Sound Sample Format Explained

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Full credit goes to Bregalad for this information - he’s the one who wrote the Sappy doc. Which you should read, because it basically tells you everything I’m about to tell you.


In the last tutorial when I explained the voice table format I often spoke of a pointer to a sample. I’m now going to teach you what that sample is.

When sounds are inserted into the game, they are inserted as samples, regardless of whether or not they are instruments, sound effects, percussion instruments, etc. Musical instruments only happen to be perfectly tuned at C (usually) so that modifying them at certain frequencies creates music.

Samples are typically inserted as uncompressed WAVs, which tend to be very big in size. The lower the frequency of the WAV, the less space it consumes, and the less processing power it takes. GBA samples are, by nature, usually fairly low frequency so as to keep both of these to a minimum.

If you find pointers in a voice table and follow them to an actual address, as shown by Address1 in the picture above, you’ll find data that looks like this (EXAMPLE ONLY) in a hex editor:

00 00 00 00 00 4A 0B 17 01 00 00 00 00 27 95 00

Or this:

00 00 00 40 00 18 A2 01 4C 13 00 00 7A 1A 00 00

Both of these will follow what appears to be junk data. It isn’t.

Sample Format

You’ve just encountered a sample header. This is a 16-byte long bit of data that gives the game some information about the sound it’s about to play. It can be broken down into 4 words. A word is a set of 4-bytes in little endian, so it is read by the game backwards. Uh… Don’t ask me why, I don’t know. Read the Wikipedia article!

The first word is either going to be 0x00000000 or 0x40000000 (shown in little endian as 00 00 00 40). This denotes whether or not the sample is looped. 00 means unlooped, and 40 means looped. Looping is exactly what it sounds like; it’s whether or not a sample will continue to repeat itself after one cycle.

The second word is the frequency adjustment value (FAV). The game essentially adjusts the sample to this frequency and then plays everything relative to that afterwards. It’s… a bit difficult to explain because I don’t know exactly how it works, but you can be sure that manipulating this will change the frequency of your sample.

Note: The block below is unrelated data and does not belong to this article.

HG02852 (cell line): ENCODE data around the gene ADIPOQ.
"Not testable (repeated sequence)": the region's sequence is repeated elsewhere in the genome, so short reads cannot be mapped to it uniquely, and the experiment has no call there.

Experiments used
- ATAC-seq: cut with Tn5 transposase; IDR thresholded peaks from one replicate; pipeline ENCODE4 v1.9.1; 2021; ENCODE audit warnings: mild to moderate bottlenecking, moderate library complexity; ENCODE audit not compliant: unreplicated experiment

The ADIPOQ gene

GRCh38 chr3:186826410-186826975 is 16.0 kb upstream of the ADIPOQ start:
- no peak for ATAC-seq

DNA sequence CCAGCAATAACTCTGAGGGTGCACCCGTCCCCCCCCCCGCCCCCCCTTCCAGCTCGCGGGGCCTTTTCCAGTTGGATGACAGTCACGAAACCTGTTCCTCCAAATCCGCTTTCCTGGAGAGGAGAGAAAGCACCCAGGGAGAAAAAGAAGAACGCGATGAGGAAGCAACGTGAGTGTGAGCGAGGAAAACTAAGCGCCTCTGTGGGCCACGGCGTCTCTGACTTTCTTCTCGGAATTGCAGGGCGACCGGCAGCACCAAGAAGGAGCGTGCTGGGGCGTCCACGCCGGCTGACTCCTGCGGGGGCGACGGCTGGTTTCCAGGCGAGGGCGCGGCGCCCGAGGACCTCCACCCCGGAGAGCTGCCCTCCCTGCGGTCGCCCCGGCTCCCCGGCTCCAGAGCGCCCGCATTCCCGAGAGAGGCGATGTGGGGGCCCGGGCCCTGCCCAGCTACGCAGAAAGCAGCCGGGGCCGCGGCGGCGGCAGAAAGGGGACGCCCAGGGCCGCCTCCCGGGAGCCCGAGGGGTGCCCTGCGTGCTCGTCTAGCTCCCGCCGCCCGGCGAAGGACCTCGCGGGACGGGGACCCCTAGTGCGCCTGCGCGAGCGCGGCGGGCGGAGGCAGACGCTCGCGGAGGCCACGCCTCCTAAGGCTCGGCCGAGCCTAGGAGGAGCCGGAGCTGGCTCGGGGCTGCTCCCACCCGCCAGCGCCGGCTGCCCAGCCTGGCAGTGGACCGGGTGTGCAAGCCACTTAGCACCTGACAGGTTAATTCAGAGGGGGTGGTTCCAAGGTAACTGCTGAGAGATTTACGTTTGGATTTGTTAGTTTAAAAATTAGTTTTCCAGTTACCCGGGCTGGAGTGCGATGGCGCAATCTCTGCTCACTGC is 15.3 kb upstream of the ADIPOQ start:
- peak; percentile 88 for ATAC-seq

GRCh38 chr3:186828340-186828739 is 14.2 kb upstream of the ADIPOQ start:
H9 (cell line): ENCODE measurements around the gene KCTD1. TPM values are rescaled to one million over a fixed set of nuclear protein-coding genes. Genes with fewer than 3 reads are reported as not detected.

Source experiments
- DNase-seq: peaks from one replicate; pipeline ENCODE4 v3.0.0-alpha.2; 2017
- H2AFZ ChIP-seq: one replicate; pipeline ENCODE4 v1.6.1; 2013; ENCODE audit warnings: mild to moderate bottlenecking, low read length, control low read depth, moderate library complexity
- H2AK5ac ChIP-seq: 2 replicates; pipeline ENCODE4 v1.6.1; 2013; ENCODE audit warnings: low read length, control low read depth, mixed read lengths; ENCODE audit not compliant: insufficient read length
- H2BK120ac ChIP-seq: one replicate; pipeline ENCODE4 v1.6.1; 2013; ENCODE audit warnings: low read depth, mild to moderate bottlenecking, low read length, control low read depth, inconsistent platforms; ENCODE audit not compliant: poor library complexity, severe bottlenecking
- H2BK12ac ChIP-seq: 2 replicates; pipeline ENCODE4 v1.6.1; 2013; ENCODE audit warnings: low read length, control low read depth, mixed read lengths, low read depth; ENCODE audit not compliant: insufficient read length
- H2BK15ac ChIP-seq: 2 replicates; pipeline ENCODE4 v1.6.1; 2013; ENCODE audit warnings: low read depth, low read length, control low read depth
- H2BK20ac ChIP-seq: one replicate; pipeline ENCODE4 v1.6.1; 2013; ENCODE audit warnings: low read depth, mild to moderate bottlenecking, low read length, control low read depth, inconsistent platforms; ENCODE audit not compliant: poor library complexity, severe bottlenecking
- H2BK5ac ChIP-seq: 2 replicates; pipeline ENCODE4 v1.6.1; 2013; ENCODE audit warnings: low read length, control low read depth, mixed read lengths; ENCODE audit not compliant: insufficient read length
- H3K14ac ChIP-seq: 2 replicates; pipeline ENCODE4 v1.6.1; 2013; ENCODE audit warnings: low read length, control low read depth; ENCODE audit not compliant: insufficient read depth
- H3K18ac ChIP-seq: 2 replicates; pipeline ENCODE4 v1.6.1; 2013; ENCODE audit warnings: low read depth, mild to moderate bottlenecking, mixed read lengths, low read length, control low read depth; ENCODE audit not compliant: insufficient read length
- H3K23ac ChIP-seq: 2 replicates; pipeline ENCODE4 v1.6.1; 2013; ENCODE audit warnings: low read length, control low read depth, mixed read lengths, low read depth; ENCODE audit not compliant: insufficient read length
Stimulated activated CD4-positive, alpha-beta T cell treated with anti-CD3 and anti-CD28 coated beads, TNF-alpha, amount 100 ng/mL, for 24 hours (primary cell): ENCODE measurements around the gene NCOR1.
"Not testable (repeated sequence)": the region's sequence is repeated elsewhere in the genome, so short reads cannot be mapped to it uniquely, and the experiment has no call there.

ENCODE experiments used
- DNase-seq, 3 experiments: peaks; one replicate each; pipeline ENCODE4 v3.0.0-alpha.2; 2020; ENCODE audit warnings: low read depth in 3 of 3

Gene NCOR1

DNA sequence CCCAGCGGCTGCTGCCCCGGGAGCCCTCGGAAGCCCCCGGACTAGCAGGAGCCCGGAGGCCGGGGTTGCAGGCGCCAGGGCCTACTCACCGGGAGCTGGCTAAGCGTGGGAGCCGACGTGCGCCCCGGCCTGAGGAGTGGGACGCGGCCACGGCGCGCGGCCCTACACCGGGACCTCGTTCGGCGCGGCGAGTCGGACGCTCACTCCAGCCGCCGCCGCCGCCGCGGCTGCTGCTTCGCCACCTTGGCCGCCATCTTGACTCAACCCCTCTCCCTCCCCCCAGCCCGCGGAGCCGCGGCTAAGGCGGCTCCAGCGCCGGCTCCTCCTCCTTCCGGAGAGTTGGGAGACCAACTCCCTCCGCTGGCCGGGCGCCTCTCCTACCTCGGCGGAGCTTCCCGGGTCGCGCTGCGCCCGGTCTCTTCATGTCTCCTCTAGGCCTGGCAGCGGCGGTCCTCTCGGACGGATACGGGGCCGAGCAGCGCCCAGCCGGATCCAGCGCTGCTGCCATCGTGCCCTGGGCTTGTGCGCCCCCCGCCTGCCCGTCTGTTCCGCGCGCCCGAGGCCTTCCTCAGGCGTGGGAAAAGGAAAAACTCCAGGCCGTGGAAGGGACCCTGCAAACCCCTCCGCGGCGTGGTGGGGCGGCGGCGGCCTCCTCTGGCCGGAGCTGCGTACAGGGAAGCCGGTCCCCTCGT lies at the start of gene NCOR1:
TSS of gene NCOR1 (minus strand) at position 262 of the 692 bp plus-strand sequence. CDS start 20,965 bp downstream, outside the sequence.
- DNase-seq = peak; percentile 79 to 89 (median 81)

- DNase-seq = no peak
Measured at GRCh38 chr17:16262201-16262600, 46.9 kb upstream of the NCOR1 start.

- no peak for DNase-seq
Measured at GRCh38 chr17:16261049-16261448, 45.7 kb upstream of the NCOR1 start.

For example, if your FAV is this:

00 18 A2 01

That’s 0x1A21800, or 27400192 (more or less equivalent to 27536 kHz). If you double this, the pitch will increase by an octave, and if you halve it, it’ll decrease by an octave. This can be useful if you’re trying to manipulate the pitch of a bass guitar for the “Square wave” sample found in FE7 or FE8.

The third word is the loop point, which will be nothing if the sample doesn’t loop. This is not something you can determine with any hex; you’d have to know it from making the sample yourself. Once again, it’s in little endian, so if you had this:

4C 13 00 00

The loop point would be 0x134A, or 4938.

The fourth word is the length of the sample. As you might have guessed, it’s also in little endian, so

7A 1A 00 00

is 0x1A7A, or 6778 bytes.

After this, you get the actual sample data. If you count all these bytes individually, you’d get the exact length as noted by the header! Fascinating stuff.

All of this is handled by Sappy, so most of this you’ll never really have to deal with. But I think it’s important for you to have a full understanding of the information that you’re using.

Heh, I found my old notes on this stuff.

The sample data is actually 1 sample longer than the length indicated in the header. The… what’s being called FAV here is supposed to indicate the “intended” playback frequency for the sample, i.e. the sampling frequency that was used to record it. The value is in Hz, left-shifted by 10. That gives 26758Hz for the example, which is one of the “standard” values {5734, 7884, 10512, 13379, 15768, 18157, 21024, 26758, 31536, 36314, 40137, 42048}. (I have no idea how those values were picked; they don’t line up with any existing audio standards I know of.)

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I’ll update the tutorials with this information later. I actually got some of the frequencies wrong (that’s what happens when you do this stuff from memory).